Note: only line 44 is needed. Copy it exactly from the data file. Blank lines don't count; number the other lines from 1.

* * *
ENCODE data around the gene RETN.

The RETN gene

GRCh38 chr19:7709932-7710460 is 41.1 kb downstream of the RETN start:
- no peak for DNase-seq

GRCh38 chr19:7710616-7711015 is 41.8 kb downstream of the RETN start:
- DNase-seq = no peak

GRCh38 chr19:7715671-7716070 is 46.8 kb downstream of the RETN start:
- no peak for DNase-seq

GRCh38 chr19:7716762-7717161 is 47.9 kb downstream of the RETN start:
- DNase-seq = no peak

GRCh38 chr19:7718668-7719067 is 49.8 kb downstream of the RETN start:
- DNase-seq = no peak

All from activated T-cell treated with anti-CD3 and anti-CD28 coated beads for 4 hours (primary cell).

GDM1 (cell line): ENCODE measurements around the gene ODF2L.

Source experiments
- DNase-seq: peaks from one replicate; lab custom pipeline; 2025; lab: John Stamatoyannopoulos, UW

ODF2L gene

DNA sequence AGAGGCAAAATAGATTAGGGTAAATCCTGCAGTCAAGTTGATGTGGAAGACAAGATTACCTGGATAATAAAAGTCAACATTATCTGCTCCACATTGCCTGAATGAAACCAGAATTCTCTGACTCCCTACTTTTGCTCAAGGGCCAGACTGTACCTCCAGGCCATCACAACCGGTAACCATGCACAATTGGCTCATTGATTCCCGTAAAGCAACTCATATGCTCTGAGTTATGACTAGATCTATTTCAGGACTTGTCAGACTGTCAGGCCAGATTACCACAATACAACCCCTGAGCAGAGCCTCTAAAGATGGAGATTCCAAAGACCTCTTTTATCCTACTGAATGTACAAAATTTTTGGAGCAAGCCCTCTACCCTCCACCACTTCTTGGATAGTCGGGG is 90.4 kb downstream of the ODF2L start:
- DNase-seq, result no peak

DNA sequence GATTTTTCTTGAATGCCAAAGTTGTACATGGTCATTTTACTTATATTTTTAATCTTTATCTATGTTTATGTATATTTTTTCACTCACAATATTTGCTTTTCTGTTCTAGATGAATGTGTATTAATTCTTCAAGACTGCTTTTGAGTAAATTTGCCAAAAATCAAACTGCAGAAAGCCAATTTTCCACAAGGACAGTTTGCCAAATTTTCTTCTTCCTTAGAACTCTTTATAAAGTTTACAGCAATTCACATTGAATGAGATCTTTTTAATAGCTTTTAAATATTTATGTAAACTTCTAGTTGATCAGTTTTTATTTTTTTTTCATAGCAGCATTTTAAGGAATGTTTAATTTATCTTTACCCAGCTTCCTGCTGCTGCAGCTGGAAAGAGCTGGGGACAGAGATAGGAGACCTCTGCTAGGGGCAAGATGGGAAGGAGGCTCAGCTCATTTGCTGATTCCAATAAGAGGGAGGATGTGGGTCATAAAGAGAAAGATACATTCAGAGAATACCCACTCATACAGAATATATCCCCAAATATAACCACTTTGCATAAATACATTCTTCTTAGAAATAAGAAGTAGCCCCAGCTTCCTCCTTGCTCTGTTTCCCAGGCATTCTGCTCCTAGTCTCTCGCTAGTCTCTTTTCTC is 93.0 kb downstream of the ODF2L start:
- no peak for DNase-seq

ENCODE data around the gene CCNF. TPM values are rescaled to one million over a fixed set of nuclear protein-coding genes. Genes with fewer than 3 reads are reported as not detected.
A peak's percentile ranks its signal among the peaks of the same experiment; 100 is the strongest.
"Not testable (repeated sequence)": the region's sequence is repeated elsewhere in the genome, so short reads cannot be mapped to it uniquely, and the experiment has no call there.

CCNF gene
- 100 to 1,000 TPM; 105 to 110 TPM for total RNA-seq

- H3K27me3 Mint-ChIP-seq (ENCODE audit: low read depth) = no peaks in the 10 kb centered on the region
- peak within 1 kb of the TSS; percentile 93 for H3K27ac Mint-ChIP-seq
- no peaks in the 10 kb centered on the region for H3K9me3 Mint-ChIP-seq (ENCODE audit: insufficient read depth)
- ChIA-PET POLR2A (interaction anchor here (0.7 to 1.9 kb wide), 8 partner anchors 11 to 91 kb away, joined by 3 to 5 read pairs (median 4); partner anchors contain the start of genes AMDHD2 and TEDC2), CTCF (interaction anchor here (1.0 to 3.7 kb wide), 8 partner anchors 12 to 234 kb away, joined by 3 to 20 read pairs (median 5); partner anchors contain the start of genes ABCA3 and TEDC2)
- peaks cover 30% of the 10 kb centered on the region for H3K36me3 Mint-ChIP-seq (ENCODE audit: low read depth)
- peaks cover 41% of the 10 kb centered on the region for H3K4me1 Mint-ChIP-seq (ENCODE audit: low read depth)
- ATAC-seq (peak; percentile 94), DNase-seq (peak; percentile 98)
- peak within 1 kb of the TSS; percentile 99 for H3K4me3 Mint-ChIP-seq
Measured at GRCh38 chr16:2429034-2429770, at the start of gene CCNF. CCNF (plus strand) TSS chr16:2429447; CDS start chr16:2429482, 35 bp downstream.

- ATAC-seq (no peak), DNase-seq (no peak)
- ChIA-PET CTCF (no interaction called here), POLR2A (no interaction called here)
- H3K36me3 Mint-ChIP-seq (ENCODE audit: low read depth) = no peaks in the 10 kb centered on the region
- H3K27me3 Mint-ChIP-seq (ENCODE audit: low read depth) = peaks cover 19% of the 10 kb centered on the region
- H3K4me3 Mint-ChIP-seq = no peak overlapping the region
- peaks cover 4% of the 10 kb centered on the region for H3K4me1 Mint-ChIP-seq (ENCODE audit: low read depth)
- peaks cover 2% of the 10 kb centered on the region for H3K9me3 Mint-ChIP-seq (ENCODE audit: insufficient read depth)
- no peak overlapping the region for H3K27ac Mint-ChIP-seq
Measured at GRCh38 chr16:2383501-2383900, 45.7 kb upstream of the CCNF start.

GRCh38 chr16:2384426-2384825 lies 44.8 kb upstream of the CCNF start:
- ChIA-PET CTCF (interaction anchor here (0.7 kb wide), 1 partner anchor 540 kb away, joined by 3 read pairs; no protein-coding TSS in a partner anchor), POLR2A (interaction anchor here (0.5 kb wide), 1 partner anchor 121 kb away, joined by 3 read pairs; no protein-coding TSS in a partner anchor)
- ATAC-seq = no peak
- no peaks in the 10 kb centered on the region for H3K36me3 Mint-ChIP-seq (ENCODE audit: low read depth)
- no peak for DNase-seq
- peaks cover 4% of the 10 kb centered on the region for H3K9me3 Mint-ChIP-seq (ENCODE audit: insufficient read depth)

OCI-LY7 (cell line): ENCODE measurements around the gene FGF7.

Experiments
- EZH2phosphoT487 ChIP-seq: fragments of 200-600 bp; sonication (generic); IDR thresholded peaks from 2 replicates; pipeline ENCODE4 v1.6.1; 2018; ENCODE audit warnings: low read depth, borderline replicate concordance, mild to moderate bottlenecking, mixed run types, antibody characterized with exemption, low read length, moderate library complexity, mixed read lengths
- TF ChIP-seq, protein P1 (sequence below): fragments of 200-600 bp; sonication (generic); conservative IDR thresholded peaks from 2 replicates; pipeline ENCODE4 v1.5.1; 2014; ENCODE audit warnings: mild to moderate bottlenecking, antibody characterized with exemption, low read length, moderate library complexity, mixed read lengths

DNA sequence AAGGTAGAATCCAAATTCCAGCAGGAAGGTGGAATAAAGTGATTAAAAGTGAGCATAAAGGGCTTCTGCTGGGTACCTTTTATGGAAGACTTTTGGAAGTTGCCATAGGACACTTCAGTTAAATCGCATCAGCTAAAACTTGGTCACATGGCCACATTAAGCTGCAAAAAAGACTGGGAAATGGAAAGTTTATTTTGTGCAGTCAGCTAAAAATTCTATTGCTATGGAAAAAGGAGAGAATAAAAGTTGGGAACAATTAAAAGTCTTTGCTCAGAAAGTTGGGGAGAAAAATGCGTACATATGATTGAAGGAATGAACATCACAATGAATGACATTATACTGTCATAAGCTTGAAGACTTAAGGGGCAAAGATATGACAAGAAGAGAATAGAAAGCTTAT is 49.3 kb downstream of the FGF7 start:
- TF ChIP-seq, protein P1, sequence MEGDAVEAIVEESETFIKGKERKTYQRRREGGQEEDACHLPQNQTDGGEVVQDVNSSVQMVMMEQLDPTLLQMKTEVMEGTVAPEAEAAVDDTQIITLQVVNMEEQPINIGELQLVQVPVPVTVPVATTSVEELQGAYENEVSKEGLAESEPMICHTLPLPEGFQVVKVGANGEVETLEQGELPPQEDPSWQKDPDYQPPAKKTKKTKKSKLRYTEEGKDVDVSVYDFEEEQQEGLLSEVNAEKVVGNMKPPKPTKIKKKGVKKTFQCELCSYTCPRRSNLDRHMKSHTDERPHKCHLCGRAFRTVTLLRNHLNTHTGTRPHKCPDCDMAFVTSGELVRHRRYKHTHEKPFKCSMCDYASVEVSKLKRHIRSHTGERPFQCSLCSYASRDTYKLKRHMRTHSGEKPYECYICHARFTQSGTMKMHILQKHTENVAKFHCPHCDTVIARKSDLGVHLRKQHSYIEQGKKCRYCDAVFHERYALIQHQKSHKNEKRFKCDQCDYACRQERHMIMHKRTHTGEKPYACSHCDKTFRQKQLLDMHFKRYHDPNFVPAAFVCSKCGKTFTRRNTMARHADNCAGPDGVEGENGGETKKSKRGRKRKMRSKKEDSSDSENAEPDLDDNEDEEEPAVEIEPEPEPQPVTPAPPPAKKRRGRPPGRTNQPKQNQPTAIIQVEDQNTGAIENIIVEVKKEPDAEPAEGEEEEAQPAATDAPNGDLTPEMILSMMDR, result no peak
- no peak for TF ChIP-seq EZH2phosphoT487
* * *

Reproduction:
Measured at GRCh38 chr16:2383501-2383900, 45.7 kb upstream of the CCNF start.